Monday, July 31, 2006
The problem is, there is no way to settle this fight between Israel and Hezbollah. Jonah Goldberg describes the conundrum as eloquently as I have seen it written:
It seems to me the inescapable lesson of the current conflict is a depressing one for Israel and the United States. It ain't about land. In the 1990s, we were repeatedly told that Israel's problems could be solved via a geopolitical swap-meet. Everyone get together in back-slapping fellowship and trade land and, abracadabra, we'd have peace. It turns out, in Israel's case, this is nonsense. Hezbollah doesn't want land-for-peace, it wants genocide for peace.... Of course, this generalization doesn't apply to every Arab talking head and potentate. But as far as the militants with the guns and the hearts and minds go, that's the reality. Perhaps there are deal-makers even among the Iranians, but the fact is Hezbollah means what it says and it's stock is going up, not down. That means all of the 1990s illusions about how the Arab-Israeli (now more of a Muslim-Israeli) conflict could be solved through negotiations have been exploded.
Israel has no concession that it can make to Hezbollah to end the fighting, and Hezbollah cannot give Israel what it must ultimately have -- acceptance of its existence and the recognition of specific borders -- without destroying its own legitimacy. Unlike a state -- Egypt, Jordan, Syria or even Iran -- Hezbollah exists for the purpose of destroying Israel and other enemies of the Shia radicals. So how do we settle this fight, rather than simply postpone it? Either (A) we let them fight until one side is utterly destroyed, or (B) we separate them. Since Option A is very unpalatable, the West is being driven to Option B. Unfortunately, the separation will have to be permanent, or virtually so, and certainly much longer than the electoral cycle in any democracy. If enough countries were to contribute enough soldiers, and if those soldiers were vested in rules of engagement that allowed them to prevent incursions, separation might work insofar as it buys time to deal with Hezbollah's roots, the radicalism in the Muslim world. The problem, though, is that Hezbollah would never agree to such a deal because it would prevent them from realizing their mission, and very few countries will have the stones to join an international separation force unless Hezbollah agrees. It is therefore far more likely that the fight is not settled by either decisive victory or separation, but once again postponed to some even bloodier reckoning in the future.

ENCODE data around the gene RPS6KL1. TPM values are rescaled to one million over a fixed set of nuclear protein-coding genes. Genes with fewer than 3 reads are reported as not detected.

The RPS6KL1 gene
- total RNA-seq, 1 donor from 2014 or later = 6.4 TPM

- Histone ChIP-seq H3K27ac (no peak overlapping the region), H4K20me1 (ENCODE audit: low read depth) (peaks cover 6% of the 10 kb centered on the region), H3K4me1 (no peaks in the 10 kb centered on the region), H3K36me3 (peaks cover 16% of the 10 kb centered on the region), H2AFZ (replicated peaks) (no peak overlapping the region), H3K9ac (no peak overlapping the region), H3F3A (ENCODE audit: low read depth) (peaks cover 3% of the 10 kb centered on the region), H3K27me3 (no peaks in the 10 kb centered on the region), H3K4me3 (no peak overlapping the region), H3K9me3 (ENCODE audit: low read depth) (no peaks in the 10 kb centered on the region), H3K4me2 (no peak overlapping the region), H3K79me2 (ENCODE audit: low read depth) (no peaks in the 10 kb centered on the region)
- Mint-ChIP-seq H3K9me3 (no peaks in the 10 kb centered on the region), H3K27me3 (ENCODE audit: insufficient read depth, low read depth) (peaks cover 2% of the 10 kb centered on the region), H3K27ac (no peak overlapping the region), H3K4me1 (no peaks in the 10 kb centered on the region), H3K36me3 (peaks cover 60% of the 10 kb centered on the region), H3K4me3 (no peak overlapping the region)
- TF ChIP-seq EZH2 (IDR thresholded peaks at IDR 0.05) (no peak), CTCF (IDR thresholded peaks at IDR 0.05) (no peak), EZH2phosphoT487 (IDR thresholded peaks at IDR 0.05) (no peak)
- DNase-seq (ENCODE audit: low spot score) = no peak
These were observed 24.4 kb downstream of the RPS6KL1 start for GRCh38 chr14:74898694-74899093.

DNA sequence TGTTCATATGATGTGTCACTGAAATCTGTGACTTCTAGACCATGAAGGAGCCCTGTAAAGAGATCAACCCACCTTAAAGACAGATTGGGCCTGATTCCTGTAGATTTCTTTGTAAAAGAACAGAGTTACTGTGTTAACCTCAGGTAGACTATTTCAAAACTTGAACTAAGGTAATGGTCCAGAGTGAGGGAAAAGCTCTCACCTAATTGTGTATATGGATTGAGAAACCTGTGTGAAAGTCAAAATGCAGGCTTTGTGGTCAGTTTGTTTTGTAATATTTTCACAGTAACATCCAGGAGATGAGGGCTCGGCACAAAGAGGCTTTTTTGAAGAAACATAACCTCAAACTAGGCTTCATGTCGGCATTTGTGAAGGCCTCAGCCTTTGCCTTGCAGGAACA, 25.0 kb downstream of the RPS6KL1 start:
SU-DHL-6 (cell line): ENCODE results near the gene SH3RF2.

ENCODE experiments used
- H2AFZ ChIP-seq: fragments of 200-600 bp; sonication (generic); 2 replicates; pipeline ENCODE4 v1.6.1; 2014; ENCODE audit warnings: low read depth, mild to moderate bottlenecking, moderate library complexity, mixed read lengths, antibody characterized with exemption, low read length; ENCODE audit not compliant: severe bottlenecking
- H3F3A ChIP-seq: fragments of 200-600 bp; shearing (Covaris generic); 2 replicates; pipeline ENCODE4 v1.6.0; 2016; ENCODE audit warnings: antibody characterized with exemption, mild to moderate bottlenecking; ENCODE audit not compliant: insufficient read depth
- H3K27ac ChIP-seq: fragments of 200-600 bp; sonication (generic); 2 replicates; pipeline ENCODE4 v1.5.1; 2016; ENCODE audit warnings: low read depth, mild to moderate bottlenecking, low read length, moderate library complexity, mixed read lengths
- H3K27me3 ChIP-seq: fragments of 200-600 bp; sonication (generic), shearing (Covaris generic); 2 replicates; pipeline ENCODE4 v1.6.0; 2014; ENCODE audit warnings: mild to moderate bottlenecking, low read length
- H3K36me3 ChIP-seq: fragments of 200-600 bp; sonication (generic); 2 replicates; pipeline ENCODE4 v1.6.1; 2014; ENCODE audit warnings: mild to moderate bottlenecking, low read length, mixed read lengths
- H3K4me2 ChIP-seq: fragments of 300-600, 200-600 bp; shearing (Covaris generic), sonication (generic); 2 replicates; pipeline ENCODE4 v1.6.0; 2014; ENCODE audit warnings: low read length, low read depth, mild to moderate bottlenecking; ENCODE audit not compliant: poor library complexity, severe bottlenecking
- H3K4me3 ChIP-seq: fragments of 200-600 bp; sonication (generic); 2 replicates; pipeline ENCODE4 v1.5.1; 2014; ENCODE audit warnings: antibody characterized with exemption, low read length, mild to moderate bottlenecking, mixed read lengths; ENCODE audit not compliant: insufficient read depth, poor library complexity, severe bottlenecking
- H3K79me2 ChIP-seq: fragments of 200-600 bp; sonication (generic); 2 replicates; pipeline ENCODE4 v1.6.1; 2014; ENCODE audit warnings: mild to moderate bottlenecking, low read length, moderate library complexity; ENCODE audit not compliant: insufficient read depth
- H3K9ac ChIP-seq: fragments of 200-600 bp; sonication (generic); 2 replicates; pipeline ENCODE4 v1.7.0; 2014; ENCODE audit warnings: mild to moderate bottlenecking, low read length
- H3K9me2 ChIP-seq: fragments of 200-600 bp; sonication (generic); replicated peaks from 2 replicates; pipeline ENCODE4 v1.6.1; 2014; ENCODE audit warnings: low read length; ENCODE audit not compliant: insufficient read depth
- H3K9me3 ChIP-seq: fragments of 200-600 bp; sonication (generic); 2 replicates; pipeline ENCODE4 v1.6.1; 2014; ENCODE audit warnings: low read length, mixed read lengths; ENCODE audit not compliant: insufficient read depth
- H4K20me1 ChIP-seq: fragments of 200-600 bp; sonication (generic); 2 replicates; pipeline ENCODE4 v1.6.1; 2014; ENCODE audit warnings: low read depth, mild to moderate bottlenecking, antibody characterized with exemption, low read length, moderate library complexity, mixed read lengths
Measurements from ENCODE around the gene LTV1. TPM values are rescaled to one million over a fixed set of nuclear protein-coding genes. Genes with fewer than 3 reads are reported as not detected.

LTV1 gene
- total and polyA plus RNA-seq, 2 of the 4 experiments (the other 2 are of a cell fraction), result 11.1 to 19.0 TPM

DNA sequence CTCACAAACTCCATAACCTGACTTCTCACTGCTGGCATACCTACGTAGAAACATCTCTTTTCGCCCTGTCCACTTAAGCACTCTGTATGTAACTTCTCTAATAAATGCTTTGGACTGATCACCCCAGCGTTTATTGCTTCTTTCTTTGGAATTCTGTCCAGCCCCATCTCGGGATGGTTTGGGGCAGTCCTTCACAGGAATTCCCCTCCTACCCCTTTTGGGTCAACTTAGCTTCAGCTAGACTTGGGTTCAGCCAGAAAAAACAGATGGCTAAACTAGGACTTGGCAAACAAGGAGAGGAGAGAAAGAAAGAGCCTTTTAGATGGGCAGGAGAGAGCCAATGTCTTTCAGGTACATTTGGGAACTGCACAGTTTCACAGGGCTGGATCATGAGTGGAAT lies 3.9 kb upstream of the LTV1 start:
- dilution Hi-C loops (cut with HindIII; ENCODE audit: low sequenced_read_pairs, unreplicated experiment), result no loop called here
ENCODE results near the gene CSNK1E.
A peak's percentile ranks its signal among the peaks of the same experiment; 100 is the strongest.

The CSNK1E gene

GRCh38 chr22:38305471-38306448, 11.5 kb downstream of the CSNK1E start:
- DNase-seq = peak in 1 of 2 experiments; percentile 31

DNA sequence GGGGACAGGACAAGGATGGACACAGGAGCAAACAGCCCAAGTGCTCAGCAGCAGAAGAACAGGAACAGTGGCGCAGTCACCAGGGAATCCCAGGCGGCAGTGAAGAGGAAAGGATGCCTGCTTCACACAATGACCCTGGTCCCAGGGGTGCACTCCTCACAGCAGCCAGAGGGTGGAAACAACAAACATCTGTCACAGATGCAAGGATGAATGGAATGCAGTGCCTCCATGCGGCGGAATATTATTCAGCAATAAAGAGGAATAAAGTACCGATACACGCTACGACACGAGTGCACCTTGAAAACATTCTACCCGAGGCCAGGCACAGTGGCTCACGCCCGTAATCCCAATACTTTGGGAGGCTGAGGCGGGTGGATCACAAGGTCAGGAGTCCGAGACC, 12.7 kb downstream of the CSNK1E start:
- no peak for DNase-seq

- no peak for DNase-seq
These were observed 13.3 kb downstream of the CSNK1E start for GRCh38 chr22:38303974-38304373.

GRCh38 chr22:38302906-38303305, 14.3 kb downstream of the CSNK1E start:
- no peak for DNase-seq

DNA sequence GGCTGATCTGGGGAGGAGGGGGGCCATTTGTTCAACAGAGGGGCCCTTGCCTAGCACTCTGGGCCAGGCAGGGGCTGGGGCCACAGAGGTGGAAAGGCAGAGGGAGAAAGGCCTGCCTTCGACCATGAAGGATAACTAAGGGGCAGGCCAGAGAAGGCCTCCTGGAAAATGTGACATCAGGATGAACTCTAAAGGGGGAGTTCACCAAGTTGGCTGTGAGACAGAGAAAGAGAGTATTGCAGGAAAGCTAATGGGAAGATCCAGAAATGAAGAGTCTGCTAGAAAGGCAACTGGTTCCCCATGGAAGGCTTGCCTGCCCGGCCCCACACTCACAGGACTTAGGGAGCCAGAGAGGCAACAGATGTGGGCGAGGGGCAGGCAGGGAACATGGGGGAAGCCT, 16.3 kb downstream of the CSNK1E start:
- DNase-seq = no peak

Iran? Why is Goldberg dragging Iran into the discussion?
Seriously, though, what did the President mean when he said "the United States makes no distinction between those who commit acts of terror and those who support and harbor them..."?
Of course for that statement to even be applicable one would first have to make the case that Hezbollah is a terrorist organization and Iran is a patron and benefactor.
Tall, tall order, that.
The ironic thing after pondering this war for weeks and watching its ebbs and flows, is that Hezbullah (and by extension, Iran)has in effect signed its death warrant. Allow me to explain: